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Princess of Paradise by Aris Refugio

And it was not only the Princess of the Orient that came for Sulpicio Lines in 1993. That year she also acquired the big, fast, tall and well-appointed Princess of Paradise from China (but she was originally sailing in Japan). With her fielding, she will be the next holder of the title “Speed Queen” among the liners, the successor to the Filipina Princess in this category.

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St. Francis of Assisi (saved from the net by ‘rrd80’)

The Princess of Paradise was also in the 160-meter class like the Our Lady of Akita but the former was more modern-looking. The two will battle not only in the Cagayan de Oro route and also the Cebu and Nasipit routes. Meanwhile, the Mabuhay 1 and Princess of the Orient will battle in the premier Cebu route (with Filipina Princess still calling in Cebu on the way to Davao). Mabuhay 1 will also show her colors once a week in Iloilo. It is to this challenge to their home port that Negros Navigation responded in 1994 with the equally-impressive and fast St. Francis of Assisi, their next flagship. She was not that big at 140-meter class but she can also do 20 knots and she was very well-appointed, too.

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Princess of the Pacific by Britz Salih

The third ship that came to Sulpicio Lines in 1993 for its wars for the Number 1 position among our shipping companies was the Princess of the Pacific. She was made tall but she was only 137 meters in length, about the length of the new Aboitiz liners. She had the same speed of 18.5 knots like the Princess of the Orient (and better than SuperFerry 2) but she was not that well-appointed. She also docked in Iloilo on her way to Zamboanga and General Santos City. It seems that like in 1988, to fend off competition Sulpicio Lines acquires a bunch of impressive, new liners.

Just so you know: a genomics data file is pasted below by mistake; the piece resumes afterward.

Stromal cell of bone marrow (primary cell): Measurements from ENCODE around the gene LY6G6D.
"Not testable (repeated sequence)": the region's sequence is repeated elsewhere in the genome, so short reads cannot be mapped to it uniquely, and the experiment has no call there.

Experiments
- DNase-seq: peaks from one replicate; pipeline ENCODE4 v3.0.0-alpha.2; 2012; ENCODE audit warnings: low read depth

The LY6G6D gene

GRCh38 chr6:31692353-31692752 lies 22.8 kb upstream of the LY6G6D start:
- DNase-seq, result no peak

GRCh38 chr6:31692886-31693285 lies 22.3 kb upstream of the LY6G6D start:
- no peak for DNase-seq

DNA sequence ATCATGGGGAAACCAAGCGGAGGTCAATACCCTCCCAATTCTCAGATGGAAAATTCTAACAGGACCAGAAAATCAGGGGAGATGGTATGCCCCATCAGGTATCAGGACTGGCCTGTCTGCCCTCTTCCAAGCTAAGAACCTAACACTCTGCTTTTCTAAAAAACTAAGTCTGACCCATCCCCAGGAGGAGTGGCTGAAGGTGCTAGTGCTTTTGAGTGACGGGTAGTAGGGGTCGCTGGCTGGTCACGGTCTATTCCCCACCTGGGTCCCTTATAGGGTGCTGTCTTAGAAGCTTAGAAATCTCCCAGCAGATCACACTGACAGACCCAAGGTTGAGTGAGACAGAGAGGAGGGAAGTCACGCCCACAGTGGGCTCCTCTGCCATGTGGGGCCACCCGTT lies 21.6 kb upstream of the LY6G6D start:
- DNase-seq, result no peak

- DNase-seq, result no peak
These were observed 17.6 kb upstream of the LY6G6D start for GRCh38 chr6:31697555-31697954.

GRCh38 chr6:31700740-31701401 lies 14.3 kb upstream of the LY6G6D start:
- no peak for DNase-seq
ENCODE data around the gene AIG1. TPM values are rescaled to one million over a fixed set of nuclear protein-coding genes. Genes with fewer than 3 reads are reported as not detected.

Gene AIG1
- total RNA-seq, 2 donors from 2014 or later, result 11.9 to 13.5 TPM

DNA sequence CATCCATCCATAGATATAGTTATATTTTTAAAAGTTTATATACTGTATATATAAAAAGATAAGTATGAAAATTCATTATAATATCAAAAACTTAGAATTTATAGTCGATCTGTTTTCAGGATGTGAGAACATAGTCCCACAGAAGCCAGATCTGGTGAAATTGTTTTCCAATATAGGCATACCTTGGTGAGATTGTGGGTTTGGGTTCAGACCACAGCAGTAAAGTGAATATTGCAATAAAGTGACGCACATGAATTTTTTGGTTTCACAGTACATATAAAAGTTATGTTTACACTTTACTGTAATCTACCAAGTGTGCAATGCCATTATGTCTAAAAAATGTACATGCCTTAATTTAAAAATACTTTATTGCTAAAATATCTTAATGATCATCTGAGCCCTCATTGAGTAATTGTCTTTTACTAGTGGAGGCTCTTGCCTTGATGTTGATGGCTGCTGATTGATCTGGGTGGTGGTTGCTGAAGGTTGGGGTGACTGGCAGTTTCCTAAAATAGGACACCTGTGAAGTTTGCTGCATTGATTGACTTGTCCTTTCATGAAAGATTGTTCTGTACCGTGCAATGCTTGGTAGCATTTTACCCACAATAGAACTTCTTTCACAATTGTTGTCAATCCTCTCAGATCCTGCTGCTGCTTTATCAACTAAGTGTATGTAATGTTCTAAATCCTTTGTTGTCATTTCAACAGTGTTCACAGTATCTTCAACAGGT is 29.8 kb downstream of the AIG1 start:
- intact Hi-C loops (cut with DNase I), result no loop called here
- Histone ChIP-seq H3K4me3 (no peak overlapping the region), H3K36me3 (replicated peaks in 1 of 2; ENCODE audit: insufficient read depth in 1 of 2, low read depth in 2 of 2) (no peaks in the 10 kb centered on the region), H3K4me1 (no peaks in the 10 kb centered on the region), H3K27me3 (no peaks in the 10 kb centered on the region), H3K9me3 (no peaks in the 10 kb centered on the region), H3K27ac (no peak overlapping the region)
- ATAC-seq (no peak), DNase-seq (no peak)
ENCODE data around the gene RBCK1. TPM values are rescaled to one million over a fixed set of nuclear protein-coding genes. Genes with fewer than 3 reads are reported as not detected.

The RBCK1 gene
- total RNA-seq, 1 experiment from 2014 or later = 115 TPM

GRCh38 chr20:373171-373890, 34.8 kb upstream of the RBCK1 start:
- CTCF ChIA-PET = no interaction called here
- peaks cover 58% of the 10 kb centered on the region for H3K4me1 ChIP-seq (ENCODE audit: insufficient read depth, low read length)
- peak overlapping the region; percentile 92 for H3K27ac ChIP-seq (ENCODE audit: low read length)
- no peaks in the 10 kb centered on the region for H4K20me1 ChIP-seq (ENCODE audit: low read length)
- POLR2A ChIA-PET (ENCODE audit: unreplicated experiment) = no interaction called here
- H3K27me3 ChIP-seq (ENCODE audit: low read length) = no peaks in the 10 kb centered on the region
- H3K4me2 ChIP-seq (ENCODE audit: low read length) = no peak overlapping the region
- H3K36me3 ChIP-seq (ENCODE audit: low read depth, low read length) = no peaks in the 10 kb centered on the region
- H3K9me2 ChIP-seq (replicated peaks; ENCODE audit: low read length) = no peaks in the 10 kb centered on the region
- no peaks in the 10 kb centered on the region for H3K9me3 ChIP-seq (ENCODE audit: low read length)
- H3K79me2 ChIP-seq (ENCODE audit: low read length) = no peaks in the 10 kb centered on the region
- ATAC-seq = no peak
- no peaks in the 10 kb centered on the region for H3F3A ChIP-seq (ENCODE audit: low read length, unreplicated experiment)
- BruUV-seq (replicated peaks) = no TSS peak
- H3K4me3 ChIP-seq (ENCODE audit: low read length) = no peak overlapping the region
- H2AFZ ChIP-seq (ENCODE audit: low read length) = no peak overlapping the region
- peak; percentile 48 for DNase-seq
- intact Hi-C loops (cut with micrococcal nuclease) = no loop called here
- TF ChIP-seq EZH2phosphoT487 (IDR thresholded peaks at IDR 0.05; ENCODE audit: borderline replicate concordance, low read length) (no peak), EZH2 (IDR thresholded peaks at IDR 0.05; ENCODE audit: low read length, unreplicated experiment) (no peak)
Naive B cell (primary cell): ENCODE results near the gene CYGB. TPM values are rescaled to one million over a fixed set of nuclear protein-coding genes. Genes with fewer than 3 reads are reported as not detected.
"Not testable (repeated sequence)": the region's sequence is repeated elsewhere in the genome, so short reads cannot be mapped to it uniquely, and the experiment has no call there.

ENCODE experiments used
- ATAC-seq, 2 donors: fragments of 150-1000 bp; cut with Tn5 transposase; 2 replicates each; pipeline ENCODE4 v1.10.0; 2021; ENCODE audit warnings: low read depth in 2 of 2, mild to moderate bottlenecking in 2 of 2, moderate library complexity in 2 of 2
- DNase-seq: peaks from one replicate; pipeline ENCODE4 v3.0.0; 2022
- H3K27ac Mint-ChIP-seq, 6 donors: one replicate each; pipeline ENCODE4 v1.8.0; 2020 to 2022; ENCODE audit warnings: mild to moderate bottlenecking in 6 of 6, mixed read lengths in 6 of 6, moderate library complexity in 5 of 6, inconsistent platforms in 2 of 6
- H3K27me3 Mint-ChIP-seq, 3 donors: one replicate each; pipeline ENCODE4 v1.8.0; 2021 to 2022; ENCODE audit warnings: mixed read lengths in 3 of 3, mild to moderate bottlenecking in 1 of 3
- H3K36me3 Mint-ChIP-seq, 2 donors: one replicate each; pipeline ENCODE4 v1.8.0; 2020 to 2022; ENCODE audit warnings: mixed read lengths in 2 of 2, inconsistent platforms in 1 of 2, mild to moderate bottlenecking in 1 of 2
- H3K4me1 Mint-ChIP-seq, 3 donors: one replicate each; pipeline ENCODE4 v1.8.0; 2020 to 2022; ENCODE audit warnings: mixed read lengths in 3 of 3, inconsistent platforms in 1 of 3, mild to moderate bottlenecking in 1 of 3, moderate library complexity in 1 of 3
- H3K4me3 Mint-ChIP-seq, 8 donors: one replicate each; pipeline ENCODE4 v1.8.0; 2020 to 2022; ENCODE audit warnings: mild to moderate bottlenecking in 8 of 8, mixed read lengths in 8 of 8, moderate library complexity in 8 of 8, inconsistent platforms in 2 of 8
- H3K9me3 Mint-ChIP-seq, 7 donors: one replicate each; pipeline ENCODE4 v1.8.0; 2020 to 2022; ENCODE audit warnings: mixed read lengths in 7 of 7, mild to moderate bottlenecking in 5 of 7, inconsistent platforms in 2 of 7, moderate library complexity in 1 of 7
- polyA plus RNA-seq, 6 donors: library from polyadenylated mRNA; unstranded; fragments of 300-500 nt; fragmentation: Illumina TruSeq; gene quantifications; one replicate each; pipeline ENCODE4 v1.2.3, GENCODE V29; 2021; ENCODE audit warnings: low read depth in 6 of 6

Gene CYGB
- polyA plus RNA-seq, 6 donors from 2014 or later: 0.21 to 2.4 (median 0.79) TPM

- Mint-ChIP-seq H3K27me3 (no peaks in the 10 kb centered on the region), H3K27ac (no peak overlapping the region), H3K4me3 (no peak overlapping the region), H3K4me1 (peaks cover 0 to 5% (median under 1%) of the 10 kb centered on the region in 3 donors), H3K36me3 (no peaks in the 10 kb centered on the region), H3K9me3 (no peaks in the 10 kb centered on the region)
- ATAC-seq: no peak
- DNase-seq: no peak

When Mabuhay 1 came to take over flagship duties for William Lines in the premier route to Cebu, in a short time their former flagship Sugbu previously holding that route quietly disappeared. She headed to Singapore for reincarnation as the third ship of the Mabuhay series in 1994, the Mabuhay 3. When she came back, few were able to recognize her as she was lengthened and the superstructure changed and with modifications she was now capable of 20 knots.

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Mabuhay 3 as Super by Vincent Paul Sanchez

Suddenly, in 1993 we truly had great liners in size and in appointments. They all breached 160 meters in length and they were all in the 10,000-gross ton class. In amenities, luxury and passenger service they were a step ahead of the previous big liners. With their more modern design, even the great Filipina Princess suddenly looked old (but not in speed!).

In this year, we were beginning to reach the pinnacle of local passenger liner shipping. More liners will then come together with a “Great Merger” that produced WG&A. From a lack of bottoms at the start of 1990, it seemed to me that before the decade was out we already had a surplus of liners. This can be shown when older liners especially the cruiser liners were sent to the breakers. Some, however, were acquired by regional shipping companies like the Sampaguita Shipping of Zamboanga. This was also apparent in sending old RORO liners to the overnight routes of Cebu Ferries Corporation.

It was not a one-alley fight, however. Intermodal buses were beginning to muscle in especially in the eastern seaboard and a new budget airline, the Cebu Pacific Air was born. On the cargo side, forwarding and trucking companies were mushrooming powered by the arrival of fast surplus trucks in the Subic free port. And this included the wing van trucks which will soon be the bane of the container vans.

From the pinnacle, where is one headed especially if blind to parallel competition?